Ten Songs to Lull Me to Sleep on the Plane

So I know it seems like I’ve already been on a blog vacation lately, (sorry, summer slump…) but I leave on my actual annual trip to the East Coast tomorrow morning. In preparation I’ve put together a really mellow travel mix to listen to on the plane. Enjoy and expect a vacation recap post in a little over a week! (You can follow my on Instagram now @kathryndennett if you must know what I’m doing while I’m away.)

If I Die Young – The Band Perry

The first of many of these songs that make me cry if I’m in the wrong mood, but instantly calm me if I’m in the right one.

America – Simon & Garfunkel

A perfect traveling song.

Bad Religion – Frank Ocean

This version in particular, gets me every time. I love that he brought a string section to Fallon.

In My Place – Coldplay

One of my favorites in high school, the repetition makes it like a lullaby to me.

Almost Love – A Fine Frenzy

OK so this one pretty much always makes me cry, but I adore it anyway. It’s about a situation that I think is pretty common in modern life but you never hear songs about, and it captures the bittersweet emotion perfectly.

We Can’t Have Nice Things – Kelly Hogan

If you have ever read this blog before this should not be a surprise.

My Sweet Lord – George Harrison

This song has been stalking me the last few weeks. It was playing at the MSI as I walked into the Omnimax, it was Jimmy Kimmel’s wedding walk out song (according to the stalkers at People Magazine, I wasn’t there), and someone was playing it really loudly out of an open window as I was walking home last night. I’m OK with all of this.

Anna Begins – Counting Crows

Because I share Luke on TBTL’s not-secret-at-all-secret love of the Crows.

Cover Me Up – Jason Isbell

Formerly of the Drive By Truckers – I heard him on Fresh Air last week and fell in love.

Sam’s Town – The Killers

The ultimate coming home song for me. I don’t even really know why.


Have a good week!!

Weekly Adventure: Pitchfork Festival 2013


For those of you who aren’t aware, I volunteer at the Open Books bookstore near Chicago & Franklin, which is part of a great literacy non-profit that you can read all about here.  You’re probably wondering why I’m writing about this at the beginning of a Pitchfork post, but it actually makes sense I promise.

Pitchfork has a great program where they get volunteer staff through non-profits and then give those organizations booth space and money from the ticket proceeds, and the volunteers get to hang out for free after their shifts.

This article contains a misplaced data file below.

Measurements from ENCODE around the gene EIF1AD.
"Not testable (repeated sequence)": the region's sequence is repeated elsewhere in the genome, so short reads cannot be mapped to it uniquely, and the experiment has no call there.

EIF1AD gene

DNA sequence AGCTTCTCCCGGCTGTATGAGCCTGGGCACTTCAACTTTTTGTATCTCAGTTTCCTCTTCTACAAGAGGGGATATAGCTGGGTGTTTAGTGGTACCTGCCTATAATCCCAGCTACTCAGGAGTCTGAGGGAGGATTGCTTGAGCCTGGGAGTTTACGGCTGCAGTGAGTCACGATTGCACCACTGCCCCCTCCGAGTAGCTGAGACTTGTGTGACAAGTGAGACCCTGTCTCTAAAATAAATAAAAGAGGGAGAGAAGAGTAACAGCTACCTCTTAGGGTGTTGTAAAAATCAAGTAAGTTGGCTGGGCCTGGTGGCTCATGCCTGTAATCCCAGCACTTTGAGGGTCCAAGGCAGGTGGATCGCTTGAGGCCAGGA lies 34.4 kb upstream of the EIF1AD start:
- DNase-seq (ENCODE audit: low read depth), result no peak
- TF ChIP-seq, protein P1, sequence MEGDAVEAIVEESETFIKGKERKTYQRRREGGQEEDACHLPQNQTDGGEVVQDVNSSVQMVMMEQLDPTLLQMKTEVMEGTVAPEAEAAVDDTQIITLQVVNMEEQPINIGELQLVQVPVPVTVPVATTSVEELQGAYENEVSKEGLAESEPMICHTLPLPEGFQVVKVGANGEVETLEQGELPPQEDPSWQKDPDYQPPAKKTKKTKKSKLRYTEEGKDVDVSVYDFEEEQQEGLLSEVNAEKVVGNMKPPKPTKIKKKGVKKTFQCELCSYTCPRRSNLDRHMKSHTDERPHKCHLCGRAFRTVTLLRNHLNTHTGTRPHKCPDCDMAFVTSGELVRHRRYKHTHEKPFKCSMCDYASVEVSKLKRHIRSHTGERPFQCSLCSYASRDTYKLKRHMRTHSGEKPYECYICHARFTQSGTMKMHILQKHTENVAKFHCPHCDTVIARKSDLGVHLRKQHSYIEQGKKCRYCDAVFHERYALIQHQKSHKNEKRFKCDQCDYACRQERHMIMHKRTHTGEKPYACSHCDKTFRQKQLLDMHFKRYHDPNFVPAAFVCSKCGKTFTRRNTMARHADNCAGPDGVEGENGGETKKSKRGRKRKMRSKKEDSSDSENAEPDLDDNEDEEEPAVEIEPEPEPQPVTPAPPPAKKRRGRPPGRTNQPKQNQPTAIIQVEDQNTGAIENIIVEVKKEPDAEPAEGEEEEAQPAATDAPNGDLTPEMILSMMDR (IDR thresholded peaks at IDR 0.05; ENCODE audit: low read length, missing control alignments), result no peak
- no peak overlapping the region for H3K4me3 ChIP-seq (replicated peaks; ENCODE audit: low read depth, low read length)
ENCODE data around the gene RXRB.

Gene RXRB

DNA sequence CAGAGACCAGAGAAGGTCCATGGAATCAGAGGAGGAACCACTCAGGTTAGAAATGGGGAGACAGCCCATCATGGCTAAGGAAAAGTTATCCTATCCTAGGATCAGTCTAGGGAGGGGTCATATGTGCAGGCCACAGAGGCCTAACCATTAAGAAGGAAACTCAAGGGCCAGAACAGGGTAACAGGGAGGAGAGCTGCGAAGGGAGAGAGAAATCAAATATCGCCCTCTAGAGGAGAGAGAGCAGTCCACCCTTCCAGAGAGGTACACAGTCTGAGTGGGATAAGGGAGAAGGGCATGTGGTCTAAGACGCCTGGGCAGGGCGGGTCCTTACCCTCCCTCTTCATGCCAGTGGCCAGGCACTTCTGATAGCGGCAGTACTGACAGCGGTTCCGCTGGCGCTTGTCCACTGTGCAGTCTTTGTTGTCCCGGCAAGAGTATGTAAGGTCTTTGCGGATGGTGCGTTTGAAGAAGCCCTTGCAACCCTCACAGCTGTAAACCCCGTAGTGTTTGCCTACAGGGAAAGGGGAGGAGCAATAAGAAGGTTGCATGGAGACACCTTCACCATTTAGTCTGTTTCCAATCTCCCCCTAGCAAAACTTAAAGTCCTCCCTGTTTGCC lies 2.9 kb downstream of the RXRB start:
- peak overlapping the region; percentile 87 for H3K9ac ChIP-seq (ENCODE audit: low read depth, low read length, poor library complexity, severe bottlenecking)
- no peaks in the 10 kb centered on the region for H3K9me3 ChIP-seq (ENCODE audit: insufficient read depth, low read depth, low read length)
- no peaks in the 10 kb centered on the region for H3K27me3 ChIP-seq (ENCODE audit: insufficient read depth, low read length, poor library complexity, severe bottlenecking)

So this past Saturday if you were a VIP at Pitchfork you probably saw me pointing you away from an exit. After I was done with my incredibly taxing job, I wandered around the tents. Part of what I love about Pitchfork is the poster vendors, and while I didn’t buy any, (a blessing given the rain I got caught in later) there were a lot of gems:


After taking in a few, only at Pitchfork sights, like this man actually cutting the new Cut Copy single, which randomly wearing a doctor’s coat:


rock doctor

My fellow volunteers and I sat in the grass listening to The Breeders, who I know I should know more about. But I really liked them, especially this song:

Then it was time to get up and dance to Solange, who was adorable and energetic, and probably insane:

(I loved this song so much better live without the over production, she’s more talented than this recording shows.)


Then Belle and Sebastian, who were clearly having so much fun, and so was I, until it was raining, a lot. And I gave up, but not before hearing this song (and a few other favorites):



AS you can probably tell I have an iPhone now, and have joined Instagram – follow me! @kathryndennett

Triple Digit Movie: The Way Way Back

So for the first time this summer I went to the movies solely for the air conditioning yesterday, but the movie I ended up walking into, The Way Way Back, was delightful. All of the posters and press for the movie heralded the fact that it came from the “studio” that brought us Little Miss Sunshine, which makes sense given Toni Collette and Steve Carrell’s presence. But despite the fact that it also features a dysfunctional family and a great soundtrack, this movie really stands on its own.
The plot follows Duncan (the quietly compelling Liam James) as he is dragged to an East Coast beach town (which oddly made me miss New England a lot) along with his divorced mom (Collette), her (controlling) boyfriend Trent (Carrell), and his wonderfully catty daughter (Zoe Levin). The movie wonderfully captures the claustrophobia of forced familiarity, but it really takes off when Duncan escapes to the freedom of the local water park and bonds with the misfit staff there, led by the charming man-boy Owen (Sam Rockwell) and fondly exasperated Caitlin (Maya Rudolf).